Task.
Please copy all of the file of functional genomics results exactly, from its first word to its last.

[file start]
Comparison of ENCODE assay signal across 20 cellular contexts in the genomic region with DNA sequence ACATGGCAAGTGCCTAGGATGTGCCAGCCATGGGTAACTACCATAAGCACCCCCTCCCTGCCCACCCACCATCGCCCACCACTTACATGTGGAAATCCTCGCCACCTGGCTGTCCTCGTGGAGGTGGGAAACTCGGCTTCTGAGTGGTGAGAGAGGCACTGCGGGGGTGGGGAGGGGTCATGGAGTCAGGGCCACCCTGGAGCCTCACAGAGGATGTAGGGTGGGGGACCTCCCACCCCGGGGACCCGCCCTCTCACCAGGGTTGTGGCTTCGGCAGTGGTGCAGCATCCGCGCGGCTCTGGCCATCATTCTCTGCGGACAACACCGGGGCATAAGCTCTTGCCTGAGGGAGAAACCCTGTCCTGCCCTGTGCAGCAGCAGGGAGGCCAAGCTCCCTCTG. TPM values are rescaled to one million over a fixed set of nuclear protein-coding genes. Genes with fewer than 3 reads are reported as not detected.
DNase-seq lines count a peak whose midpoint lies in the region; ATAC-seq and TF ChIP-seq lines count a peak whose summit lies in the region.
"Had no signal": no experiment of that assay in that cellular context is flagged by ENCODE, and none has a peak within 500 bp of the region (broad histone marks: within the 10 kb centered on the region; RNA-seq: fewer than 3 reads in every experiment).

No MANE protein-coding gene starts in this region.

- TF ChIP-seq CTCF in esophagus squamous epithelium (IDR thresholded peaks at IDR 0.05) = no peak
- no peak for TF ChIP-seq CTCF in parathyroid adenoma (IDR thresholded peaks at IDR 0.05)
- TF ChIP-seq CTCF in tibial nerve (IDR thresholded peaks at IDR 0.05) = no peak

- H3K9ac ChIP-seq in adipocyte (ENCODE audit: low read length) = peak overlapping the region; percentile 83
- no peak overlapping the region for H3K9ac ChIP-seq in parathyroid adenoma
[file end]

Comparison of ENCODE assay signal across 20 cellular contexts in the genomic region with DNA sequence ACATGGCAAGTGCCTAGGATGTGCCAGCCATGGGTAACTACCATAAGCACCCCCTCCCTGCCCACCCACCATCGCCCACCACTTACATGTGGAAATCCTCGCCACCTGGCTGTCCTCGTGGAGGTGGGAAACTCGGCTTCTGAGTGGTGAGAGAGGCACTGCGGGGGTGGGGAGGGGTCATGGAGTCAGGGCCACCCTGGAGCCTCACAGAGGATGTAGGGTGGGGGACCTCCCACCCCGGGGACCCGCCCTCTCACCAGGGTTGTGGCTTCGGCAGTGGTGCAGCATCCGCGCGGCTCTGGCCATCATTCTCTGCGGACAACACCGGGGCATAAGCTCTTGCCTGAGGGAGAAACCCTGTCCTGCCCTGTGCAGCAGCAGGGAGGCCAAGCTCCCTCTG. TPM values are rescaled to one million over a fixed set of nuclear protein-coding genes. Genes with fewer than 3 reads are reported as not detected.
DNase-seq lines count a peak whose midpoint lies in the region; ATAC-seq and TF ChIP-seq lines count a peak whose summit lies in the region.
"Had no signal": no experiment of that assay in that cellular context is flagged by ENCODE, and none has a peak within 500 bp of the region (broad histone marks: within the 10 kb centered on the region; RNA-seq: fewer than 3 reads in every experiment).

No MANE protein-coding gene starts in this region.

- TF ChIP-seq CTCF in esophagus squamous epithelium (IDR thresholded peaks at IDR 0.05) = no peak
- no peak for TF ChIP-seq CTCF in parathyroid adenoma (IDR thresholded peaks at IDR 0.05)
- TF ChIP-seq CTCF in tibial nerve (IDR thresholded peaks at IDR 0.05) = no peak

- H3K9ac ChIP-seq in adipocyte (ENCODE audit: low read length) = peak overlapping the region; percentile 83
- no peak overlapping the region for H3K9ac ChIP-seq in parathyroid adenoma